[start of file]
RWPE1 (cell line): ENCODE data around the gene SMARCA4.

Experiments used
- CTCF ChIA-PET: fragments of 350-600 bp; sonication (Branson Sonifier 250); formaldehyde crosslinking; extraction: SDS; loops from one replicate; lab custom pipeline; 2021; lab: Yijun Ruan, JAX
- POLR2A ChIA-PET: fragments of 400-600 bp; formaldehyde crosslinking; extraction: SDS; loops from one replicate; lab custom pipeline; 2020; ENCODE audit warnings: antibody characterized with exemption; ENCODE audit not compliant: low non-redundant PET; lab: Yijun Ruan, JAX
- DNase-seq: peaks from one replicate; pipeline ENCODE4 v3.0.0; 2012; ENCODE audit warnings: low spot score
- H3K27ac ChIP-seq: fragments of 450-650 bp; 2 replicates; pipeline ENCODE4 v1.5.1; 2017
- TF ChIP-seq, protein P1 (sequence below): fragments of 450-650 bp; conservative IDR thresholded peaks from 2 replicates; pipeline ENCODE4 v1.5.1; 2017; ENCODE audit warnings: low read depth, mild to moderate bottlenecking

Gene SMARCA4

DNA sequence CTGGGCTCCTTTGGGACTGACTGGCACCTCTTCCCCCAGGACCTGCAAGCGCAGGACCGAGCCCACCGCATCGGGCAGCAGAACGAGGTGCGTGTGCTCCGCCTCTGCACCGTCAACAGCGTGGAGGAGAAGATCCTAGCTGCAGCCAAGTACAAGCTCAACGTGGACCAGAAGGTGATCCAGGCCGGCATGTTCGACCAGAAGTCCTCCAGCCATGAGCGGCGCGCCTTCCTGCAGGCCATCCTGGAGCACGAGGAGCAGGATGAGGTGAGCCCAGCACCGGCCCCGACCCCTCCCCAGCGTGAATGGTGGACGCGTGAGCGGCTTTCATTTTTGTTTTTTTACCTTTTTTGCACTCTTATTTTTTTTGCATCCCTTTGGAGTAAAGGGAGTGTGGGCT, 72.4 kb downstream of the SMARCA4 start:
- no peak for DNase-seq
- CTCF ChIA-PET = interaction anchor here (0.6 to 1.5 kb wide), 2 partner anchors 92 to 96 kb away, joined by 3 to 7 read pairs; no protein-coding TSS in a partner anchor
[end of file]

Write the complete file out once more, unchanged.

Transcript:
RWPE1 (cell line): ENCODE data around the gene SMARCA4.

Experiments used
- CTCF ChIA-PET: fragments of 350-600 bp; sonication (Branson Sonifier 250); formaldehyde crosslinking; extraction: SDS; loops from one replicate; lab custom pipeline; 2021; lab: Yijun Ruan, JAX
- POLR2A ChIA-PET: fragments of 400-600 bp; formaldehyde crosslinking; extraction: SDS; loops from one replicate; lab custom pipeline; 2020; ENCODE audit warnings: antibody characterized with exemption; ENCODE audit not compliant: low non-redundant PET; lab: Yijun Ruan, JAX
- DNase-seq: peaks from one replicate; pipeline ENCODE4 v3.0.0; 2012; ENCODE audit warnings: low spot score
- H3K27ac ChIP-seq: fragments of 450-650 bp; 2 replicates; pipeline ENCODE4 v1.5.1; 2017
- TF ChIP-seq, protein P1 (sequence below): fragments of 450-650 bp; conservative IDR thresholded peaks from 2 replicates; pipeline ENCODE4 v1.5.1; 2017; ENCODE audit warnings: low read depth, mild to moderate bottlenecking

Gene SMARCA4

DNA sequence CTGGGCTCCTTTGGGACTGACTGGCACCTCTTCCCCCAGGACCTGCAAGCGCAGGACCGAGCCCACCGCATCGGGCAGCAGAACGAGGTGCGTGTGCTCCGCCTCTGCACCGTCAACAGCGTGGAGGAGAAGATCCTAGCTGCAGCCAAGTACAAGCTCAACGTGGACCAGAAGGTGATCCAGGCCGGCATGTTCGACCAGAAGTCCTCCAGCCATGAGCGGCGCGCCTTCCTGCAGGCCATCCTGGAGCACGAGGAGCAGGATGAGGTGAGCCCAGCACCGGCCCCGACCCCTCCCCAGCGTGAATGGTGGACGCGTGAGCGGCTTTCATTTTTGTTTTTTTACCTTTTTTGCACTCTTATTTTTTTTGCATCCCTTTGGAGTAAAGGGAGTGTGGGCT, 72.4 kb downstream of the SMARCA4 start:
- no peak for DNase-seq
- CTCF ChIA-PET = interaction anchor here (0.6 to 1.5 kb wide), 2 partner anchors 92 to 96 kb away, joined by 3 to 7 read pairs; no protein-coding TSS in a partner anchor